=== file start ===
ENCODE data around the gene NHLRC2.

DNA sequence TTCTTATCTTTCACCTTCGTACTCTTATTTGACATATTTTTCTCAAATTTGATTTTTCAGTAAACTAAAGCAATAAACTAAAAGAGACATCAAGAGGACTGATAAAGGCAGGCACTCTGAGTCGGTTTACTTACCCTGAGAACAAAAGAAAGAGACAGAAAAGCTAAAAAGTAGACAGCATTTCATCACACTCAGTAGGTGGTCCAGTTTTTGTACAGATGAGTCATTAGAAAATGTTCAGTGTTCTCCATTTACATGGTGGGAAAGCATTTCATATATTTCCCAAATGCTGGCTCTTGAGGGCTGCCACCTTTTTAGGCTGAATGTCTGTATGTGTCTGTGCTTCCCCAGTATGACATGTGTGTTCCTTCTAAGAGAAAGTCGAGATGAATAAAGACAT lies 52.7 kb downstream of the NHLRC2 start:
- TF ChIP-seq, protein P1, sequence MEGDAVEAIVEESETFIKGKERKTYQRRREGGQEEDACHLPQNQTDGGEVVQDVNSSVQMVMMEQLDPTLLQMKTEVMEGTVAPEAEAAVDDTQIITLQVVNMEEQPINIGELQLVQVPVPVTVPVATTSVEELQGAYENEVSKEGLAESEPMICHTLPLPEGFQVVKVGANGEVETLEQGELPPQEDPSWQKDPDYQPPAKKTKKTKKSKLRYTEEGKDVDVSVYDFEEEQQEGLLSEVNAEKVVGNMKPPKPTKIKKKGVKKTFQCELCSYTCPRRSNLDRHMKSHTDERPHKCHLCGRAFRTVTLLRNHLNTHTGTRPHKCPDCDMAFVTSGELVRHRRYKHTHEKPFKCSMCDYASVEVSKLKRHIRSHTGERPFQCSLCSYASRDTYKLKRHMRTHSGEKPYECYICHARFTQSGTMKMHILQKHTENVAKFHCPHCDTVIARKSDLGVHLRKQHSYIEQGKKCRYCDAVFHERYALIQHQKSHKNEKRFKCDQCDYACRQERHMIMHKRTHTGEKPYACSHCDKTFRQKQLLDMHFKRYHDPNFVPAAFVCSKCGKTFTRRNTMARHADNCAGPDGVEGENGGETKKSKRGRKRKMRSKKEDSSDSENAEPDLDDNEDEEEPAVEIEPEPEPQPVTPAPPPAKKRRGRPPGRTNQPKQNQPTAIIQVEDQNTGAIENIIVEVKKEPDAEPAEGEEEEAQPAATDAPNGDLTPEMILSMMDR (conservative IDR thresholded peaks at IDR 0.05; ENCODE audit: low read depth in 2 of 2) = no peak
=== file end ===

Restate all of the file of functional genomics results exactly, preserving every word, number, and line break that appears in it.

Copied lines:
ENCODE data around the gene NHLRC2.

DNA sequence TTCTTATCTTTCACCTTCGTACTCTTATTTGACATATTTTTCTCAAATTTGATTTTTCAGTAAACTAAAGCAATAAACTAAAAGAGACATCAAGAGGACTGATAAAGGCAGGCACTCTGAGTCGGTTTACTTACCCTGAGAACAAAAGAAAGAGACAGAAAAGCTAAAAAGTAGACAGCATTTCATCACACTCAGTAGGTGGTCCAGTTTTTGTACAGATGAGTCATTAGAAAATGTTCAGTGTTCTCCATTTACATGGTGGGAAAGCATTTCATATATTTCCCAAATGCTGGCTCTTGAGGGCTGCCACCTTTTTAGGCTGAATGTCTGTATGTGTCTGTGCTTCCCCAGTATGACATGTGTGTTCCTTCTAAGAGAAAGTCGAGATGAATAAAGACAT lies 52.7 kb downstream of the NHLRC2 start:
- TF ChIP-seq, protein P1, sequence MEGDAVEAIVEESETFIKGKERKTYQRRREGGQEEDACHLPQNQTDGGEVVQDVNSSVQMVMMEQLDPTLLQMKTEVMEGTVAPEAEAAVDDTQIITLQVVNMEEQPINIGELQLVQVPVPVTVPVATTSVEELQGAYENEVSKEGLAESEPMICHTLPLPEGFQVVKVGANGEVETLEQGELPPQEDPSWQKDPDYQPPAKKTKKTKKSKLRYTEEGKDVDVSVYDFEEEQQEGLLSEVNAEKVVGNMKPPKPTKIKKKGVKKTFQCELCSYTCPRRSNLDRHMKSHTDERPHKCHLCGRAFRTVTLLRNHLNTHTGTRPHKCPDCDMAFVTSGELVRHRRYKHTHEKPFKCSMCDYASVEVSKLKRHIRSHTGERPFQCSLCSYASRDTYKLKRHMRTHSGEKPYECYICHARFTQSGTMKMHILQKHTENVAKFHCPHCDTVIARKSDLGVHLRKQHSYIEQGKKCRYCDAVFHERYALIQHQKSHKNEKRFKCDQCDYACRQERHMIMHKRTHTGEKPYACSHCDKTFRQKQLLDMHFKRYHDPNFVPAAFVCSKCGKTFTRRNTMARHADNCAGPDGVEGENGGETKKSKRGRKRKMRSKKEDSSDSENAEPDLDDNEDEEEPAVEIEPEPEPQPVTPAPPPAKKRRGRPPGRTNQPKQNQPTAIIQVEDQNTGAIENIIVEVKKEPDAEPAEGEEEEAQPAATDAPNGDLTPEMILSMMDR (conservative IDR thresholded peaks at IDR 0.05; ENCODE audit: low read depth in 2 of 2) = no peak